‘Symbolic’ moment: Freedom of movement returns to Europe as borders re-open
Germany and France were among several European countries to re-open their borders Monday as the continent begins lifting travel restrictions triggered by the Covid-19 crisis, giving Europeans the chance to rediscover the freedom of movement they enjoyed before the pandemic.
In Paris, passengers waited early Monday morning to board a train to Dortmund, the first to leave the French capital for Germany in three months.
”We’re going with our children to see their grandmother and to spend some family time together for the holidays. It feels good, finally!” said Alexis, as he waited with his partner and children;
"It is symbolic because we have been used not to have any borders between the countries in Europe and it has been changed for a few months so it is such a symbol,” added fellow passenger Natalia.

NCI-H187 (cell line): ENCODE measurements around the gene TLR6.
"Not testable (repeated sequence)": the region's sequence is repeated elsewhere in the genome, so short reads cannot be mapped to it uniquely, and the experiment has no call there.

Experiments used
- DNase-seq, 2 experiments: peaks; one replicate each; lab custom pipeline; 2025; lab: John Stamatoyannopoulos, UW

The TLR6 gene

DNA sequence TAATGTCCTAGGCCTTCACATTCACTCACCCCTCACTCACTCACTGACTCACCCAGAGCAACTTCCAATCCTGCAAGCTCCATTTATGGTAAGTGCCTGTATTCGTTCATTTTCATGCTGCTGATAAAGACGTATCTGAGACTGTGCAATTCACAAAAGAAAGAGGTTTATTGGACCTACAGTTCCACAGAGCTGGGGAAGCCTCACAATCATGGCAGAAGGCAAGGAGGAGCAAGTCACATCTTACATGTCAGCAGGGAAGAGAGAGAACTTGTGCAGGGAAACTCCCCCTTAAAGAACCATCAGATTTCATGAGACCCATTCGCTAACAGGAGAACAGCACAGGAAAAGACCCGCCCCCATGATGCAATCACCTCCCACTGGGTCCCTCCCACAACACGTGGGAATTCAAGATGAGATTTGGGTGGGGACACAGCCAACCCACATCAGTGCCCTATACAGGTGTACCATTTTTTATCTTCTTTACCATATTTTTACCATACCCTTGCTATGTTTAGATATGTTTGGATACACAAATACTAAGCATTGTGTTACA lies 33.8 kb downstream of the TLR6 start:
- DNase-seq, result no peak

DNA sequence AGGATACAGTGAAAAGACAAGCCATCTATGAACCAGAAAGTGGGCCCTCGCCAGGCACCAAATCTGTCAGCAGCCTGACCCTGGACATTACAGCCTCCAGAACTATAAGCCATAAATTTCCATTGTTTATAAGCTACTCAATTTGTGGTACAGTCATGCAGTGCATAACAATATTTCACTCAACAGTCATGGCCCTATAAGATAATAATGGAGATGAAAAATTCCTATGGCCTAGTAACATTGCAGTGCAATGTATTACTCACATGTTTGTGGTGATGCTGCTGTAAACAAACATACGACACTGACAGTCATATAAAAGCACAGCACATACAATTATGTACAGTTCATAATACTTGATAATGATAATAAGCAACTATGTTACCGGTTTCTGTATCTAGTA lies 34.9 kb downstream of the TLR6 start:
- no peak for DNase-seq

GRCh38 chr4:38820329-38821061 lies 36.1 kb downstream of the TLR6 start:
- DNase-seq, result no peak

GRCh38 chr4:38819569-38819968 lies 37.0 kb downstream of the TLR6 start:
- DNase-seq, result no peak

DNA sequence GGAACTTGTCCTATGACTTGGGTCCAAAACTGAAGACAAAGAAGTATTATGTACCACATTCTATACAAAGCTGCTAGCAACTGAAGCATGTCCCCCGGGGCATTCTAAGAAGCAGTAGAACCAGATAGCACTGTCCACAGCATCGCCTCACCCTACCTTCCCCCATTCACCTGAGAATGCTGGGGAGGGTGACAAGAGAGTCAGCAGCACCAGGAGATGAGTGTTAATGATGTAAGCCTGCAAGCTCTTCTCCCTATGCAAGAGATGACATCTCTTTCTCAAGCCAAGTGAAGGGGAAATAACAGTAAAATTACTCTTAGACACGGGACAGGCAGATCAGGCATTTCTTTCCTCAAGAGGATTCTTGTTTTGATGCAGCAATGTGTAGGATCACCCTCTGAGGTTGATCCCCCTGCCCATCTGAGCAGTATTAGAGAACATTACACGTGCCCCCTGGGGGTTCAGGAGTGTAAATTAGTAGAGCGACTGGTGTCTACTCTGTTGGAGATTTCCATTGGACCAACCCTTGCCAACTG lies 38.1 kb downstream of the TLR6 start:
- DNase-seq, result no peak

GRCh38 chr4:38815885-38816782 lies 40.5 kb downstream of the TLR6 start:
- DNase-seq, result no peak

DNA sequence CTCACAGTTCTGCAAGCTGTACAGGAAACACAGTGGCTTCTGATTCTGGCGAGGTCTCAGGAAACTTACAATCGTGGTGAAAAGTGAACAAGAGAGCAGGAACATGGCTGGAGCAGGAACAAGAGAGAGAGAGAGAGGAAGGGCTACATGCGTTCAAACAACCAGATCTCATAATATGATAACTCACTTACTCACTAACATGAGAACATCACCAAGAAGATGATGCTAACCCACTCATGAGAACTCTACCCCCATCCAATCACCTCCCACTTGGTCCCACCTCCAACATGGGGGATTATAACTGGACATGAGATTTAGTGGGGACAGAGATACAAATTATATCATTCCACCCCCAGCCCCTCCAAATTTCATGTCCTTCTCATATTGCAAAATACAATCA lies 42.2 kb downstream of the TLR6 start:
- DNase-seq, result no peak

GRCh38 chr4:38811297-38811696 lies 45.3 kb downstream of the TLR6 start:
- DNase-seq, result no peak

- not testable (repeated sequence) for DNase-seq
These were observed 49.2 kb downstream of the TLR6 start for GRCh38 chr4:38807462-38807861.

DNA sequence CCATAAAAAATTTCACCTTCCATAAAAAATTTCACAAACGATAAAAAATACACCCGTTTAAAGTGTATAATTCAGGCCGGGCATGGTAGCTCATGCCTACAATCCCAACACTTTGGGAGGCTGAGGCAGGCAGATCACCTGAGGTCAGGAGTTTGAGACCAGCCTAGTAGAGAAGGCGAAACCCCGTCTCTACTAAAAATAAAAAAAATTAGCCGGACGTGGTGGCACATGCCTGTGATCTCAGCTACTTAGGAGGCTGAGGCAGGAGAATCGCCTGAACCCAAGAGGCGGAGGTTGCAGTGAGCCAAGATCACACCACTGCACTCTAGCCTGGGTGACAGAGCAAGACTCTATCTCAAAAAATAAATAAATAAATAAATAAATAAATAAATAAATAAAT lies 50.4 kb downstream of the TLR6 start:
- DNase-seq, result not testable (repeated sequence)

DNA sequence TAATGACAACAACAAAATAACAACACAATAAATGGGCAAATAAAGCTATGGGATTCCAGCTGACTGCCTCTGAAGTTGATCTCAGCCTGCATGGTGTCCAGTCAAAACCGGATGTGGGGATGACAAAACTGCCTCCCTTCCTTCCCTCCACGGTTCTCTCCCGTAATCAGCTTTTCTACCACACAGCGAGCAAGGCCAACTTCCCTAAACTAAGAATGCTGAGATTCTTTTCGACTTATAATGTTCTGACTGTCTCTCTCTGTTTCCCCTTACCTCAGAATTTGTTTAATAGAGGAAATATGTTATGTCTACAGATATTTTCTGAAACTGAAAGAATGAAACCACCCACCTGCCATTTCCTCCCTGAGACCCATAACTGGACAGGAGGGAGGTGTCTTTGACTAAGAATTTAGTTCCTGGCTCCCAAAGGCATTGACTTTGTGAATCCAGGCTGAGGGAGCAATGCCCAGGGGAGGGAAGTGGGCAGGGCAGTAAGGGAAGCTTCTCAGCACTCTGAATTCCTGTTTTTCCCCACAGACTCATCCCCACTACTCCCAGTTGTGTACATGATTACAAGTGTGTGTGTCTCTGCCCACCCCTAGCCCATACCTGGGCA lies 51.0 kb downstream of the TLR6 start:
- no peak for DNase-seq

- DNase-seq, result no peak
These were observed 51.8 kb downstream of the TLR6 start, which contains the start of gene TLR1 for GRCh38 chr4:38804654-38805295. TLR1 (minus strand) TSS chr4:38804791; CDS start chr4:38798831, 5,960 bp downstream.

The Schengen area of 22 EU countries normally operates without border controls, but for the past three months most have been closed to all but essential traffic, disrupting daily life for many Europeans used to being able to cross borders for work, leisure or visit friends and family.
With Covid-19 cases across the continent falling, however, the EU had urged member states to begin opening borders from this week, though some countries, such as Italy, had already done so, while others, including Spain, have decided to wait longer to welcome back foreign visitors.
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